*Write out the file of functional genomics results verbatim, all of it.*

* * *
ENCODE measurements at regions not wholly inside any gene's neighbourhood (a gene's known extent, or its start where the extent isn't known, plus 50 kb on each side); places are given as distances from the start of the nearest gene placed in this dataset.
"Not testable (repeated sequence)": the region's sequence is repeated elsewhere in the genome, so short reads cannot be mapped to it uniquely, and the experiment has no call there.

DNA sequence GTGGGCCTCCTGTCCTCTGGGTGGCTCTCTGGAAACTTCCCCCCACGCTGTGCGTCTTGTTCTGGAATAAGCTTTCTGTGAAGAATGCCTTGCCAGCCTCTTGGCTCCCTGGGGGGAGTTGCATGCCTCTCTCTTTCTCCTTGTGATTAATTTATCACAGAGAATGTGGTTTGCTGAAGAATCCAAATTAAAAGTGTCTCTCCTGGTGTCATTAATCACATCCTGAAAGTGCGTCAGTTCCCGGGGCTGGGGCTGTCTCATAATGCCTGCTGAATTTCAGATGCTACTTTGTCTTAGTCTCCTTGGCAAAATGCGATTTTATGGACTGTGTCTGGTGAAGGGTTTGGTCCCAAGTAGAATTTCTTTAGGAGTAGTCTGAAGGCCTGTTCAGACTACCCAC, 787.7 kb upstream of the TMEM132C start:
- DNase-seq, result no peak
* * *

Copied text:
ENCODE measurements at regions not wholly inside any gene's neighbourhood (a gene's known extent, or its start where the extent isn't known, plus 50 kb on each side); places are given as distances from the start of the nearest gene placed in this dataset.
"Not testable (repeated sequence)": the region's sequence is repeated elsewhere in the genome, so short reads cannot be mapped to it uniquely, and the experiment has no call there.

DNA sequence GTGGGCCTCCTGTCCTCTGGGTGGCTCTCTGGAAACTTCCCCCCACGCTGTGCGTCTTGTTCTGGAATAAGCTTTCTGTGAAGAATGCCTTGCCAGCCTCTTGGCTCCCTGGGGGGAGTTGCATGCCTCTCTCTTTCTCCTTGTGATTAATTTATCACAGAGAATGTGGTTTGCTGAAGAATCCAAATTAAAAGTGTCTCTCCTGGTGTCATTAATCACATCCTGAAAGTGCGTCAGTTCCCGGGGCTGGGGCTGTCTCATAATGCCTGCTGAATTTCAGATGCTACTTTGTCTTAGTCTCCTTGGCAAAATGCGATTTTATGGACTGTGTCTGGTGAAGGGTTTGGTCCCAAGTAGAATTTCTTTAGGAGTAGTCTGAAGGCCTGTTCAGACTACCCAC, 787.7 kb upstream of the TMEM132C start:
- DNase-seq, result no peak